O, Christmas Tree!

"The glory of
Lebanon shall come to you, the fir tree, the pine, and the box tree
together, to beautify the place of My sanctuary"
Isaiah 60:13

After a couple days of silliness, I’m taking a quiet day to put up the tree.

For years, I thought this was supposed to be a family affair, where everyone would gaily head out together, pick the perfect tree, saw it down and tie it on the car. We would all go home to hot chocolate, and with Christmas carols playing cheerily in the background, we’d take great joy in lighting and hanging ornaments on this most beautiful symbol of the season.

I’m not sure what family my head was living in, for it was neither the reality of my childhood family nor the family I was creating as an adult. In those families, going out to cut a tree involved whining and sniffling and impatience. The first year after the divorce it seemed even more important to corral those children and enforce the tradition. That year I lost four year old Abby at the Christmas tree farm and by the time I found her, nine year old Daniel had partially cleared a small forest, toppling 5 trees as he searched, armed with the saw, for "the best one."

Off and on over the years, family makes only minor contributions, usually critiquing the color or size of the lights. Abby likes to take part and hang ornaments after the lights are up. The irony in this is that she has, since middle school, hired herself out to my friends to put on their lights. One friend in particular, called from California this year to say since moving she pines for Abby’s meticulous and comprehensive placement of her tree lights. She always hired Abby because her husband refused to do it. At home, Abby will have no part of it. The first year Rich and I were together hope sprung anew. Perhaps this new man of faith and good heart would take delight in decorating the tree with me. He’s worse than the lot of them.

So, my reality is that this is something I do and everyone else enjoys the end result. And after spending years feeling put upon around the whole situation, it has suddenly dawned on me that this is really a wonderful blessing of the season to me. Before he left earlier this week, Rich said that we would go get a tree this coming weekend
when he comes off his Habitat House bulding trip; I think he’s trying to be especially sensitive to me this first year in the city, this first year without my mother. He wasn’t gone a day before I realized how much I wanted the task and pleasure all for myself.

I want the peace and quiet to set my mind to the meaning of the season. I want to play the Messiah, from start to finish, without interruption as I put up the white lights like so many hundreds of tiny stars. Then I’ll take a break and set out a little lunch of cheese and crackers and wine to enjoy as I sort through the boxes of ornaments collected over 30 years- mostly glass birds and shells and crickets and butterflies, gold brushed leaves and silver coated pine cones. Small and clumsy ceramic cutouts with school child faces pasted on. Some wooden hand painted loons and bears sent from Lost Loon Lodge. A few delicate balls with metallic pink and gold stripes left from my grandmother- the German kind that are paper thin glass and can crumble in your hand if you’re not careful. 3 hand crocheted pears from a friend who died this year of breast cancer. Hand-embroidered cardinals and nuthatches. The porcelain squirrel light caps. Lace and feather angels.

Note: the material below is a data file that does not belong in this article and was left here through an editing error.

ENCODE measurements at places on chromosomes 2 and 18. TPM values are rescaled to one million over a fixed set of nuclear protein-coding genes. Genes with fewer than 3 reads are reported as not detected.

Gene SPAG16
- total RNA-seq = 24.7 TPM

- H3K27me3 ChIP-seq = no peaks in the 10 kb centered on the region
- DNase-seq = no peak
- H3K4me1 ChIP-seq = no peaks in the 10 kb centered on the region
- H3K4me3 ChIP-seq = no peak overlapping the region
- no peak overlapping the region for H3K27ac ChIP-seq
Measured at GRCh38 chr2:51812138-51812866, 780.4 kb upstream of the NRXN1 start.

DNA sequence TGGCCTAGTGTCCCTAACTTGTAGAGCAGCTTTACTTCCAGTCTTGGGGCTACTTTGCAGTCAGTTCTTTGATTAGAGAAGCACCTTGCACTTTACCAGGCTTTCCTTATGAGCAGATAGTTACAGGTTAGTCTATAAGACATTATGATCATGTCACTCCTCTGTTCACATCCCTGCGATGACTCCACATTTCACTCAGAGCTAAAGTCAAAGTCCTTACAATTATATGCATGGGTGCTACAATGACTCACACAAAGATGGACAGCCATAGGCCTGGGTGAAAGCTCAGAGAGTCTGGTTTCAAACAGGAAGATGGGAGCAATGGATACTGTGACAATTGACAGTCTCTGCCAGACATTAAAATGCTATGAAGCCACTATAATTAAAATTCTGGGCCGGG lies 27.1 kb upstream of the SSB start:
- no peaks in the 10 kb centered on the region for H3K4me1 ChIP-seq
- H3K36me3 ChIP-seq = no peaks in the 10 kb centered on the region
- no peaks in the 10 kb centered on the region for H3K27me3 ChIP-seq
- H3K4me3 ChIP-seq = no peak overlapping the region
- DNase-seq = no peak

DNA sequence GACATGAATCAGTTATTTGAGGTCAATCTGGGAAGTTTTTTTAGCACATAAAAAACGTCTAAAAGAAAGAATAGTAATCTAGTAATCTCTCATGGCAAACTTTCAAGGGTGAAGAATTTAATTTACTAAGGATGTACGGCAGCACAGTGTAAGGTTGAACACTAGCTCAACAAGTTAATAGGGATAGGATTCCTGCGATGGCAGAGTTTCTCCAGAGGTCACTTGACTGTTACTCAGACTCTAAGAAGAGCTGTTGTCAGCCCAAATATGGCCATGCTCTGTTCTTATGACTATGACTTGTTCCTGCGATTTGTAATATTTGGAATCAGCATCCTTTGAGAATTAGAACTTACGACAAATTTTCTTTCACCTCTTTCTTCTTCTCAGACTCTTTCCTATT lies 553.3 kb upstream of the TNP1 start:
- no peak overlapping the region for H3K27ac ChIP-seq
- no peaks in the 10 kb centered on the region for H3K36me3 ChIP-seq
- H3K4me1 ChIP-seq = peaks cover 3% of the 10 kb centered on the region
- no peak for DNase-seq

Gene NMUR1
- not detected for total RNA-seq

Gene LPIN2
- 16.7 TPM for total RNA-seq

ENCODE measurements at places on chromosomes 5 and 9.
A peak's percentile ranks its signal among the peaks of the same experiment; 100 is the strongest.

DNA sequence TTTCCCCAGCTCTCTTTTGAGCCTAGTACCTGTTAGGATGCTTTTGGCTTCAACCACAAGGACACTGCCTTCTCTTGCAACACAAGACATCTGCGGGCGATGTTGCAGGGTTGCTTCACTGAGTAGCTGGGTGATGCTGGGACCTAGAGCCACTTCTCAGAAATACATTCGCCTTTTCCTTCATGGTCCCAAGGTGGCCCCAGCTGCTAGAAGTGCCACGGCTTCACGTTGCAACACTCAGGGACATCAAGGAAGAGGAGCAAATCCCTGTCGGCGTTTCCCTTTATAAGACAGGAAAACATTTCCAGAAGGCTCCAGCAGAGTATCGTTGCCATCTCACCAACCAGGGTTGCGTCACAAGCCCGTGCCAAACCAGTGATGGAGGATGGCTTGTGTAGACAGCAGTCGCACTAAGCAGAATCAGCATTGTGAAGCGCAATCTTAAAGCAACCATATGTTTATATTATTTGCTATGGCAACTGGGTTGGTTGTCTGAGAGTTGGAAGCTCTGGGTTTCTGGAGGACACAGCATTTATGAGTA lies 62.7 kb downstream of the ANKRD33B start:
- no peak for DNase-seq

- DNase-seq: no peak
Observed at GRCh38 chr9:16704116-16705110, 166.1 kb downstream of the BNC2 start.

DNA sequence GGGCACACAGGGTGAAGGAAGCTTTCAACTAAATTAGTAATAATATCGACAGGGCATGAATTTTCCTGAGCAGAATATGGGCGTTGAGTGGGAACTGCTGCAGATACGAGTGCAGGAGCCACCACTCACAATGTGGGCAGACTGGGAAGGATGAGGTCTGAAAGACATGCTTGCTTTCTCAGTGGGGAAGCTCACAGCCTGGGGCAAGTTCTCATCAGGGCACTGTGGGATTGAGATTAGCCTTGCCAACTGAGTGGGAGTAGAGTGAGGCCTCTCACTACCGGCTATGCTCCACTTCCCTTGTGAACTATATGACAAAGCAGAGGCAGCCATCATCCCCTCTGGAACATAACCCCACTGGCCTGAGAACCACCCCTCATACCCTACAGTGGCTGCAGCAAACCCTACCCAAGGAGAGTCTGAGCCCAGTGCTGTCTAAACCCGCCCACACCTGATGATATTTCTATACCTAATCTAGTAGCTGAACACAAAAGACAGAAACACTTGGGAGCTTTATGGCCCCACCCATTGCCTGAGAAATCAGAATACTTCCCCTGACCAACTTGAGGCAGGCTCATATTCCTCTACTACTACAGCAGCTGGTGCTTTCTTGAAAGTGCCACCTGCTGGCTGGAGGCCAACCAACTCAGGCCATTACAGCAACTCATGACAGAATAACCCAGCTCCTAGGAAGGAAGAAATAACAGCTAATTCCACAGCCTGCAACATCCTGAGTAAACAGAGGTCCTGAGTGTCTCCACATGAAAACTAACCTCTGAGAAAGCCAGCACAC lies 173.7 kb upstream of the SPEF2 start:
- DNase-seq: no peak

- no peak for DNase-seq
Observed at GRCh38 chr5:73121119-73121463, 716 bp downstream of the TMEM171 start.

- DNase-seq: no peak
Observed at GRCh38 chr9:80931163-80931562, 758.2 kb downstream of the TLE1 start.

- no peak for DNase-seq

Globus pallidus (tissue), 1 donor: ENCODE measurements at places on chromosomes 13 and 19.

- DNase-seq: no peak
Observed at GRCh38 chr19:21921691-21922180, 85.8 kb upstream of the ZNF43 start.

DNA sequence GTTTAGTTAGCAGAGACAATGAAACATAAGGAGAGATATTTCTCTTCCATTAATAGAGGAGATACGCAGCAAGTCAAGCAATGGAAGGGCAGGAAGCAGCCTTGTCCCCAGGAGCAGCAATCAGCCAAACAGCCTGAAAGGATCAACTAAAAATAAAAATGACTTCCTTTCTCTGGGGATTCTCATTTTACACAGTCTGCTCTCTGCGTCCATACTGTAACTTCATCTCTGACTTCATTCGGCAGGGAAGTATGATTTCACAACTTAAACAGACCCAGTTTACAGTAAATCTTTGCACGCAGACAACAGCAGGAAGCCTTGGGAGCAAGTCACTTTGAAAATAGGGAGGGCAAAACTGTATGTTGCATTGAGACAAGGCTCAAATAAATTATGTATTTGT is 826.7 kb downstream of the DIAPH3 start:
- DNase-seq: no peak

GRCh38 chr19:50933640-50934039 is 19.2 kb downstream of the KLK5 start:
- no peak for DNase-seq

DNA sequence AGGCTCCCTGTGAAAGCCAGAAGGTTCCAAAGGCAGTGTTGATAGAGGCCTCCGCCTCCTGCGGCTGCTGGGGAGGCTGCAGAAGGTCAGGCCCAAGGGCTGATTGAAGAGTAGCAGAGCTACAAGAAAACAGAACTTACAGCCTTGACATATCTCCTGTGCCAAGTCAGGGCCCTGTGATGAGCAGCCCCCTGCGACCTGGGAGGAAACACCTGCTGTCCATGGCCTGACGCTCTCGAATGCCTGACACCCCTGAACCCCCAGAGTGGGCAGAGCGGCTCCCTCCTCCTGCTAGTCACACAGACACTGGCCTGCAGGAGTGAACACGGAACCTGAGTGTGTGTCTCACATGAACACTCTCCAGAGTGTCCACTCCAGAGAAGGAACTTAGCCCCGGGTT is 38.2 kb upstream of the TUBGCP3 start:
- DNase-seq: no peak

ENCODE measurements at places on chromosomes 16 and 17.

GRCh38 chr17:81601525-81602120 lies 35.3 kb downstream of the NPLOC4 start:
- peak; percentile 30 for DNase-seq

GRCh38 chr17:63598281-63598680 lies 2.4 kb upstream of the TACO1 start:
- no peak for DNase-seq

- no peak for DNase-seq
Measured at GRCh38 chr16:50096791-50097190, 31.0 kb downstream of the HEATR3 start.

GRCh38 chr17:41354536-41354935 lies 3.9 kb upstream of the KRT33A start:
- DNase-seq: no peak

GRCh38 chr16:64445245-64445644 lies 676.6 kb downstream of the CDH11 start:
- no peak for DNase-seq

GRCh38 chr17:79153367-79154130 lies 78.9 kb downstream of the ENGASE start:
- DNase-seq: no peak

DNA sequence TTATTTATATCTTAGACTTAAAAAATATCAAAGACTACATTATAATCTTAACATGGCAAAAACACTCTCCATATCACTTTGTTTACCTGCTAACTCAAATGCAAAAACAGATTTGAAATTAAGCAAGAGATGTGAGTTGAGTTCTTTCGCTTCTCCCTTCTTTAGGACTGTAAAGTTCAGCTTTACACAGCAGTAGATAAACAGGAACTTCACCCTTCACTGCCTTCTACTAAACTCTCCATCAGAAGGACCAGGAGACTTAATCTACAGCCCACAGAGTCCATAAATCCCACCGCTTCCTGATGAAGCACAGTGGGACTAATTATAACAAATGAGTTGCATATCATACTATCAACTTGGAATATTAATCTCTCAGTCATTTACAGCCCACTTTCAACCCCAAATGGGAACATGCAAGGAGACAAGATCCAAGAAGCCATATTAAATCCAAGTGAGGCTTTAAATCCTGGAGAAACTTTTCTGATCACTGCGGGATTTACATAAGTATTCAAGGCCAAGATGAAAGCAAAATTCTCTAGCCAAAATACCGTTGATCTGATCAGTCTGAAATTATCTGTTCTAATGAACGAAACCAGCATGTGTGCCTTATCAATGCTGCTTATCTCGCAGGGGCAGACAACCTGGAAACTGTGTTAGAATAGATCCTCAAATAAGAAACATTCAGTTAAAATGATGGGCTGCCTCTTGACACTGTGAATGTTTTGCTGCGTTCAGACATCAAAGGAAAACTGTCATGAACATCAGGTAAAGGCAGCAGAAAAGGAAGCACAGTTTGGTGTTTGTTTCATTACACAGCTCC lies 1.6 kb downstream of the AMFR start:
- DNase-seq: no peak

I found the perfect tree and paid twice as much as I ever did before. It’s an unshaped, untrimmed tall and lean Frasier Fir. Two handsome young Wisconsin men came from the garden store to put it up in the stand and it smells all citrusy and green. Last year, for some reason I can’t remember (I should check my archives here) we succumbed to a- oh, I remember!- a PRE-LIT artificial tree. I didn’t like it and it got shipped off to Florida in the move; I can’t imagine using it there, either. I’m back to the real and magical deal. Bud will be coming for Christmas and he’s made a point of calling me several times to say that this is the very first time he won’t be putting up a tree. My mother insisted, even in failing health, that they go out in the north woods and cut a tree each year. When he arrives I want him to have a tree to enjoy here, along with everybody else who didn’t help select it, light it or decorate it.

That pleasure is all mine.

And right when I thought the day couldn’t get better my nearly
almost completely grown son called. He didn’t need anything, he wasn’t
in a state of musician angst and he didn’t want to anquish over the
cellist in London. He called to say, "Are you going to be home tonight?
I’m coming through on my way to a gig in Minneapolis and I thought I’d
spend the night." Be still, my heart. I bet he’s going to love this
tree.  Here is a "before the fall" picture of my lovely tree. It hadn’t dropped it’s boughs yet after being bundled up.

Over the next few days I’m going to just post some detailed pictures
of the tree, complete, and Sophie is coming on board the Ark tomorrow
because Rhett has been asking after her. Other than that, a breather so
I can come by and see how you are doing- why is it that I either have
time to post or time to comment, but not both?  (Sometimes I come see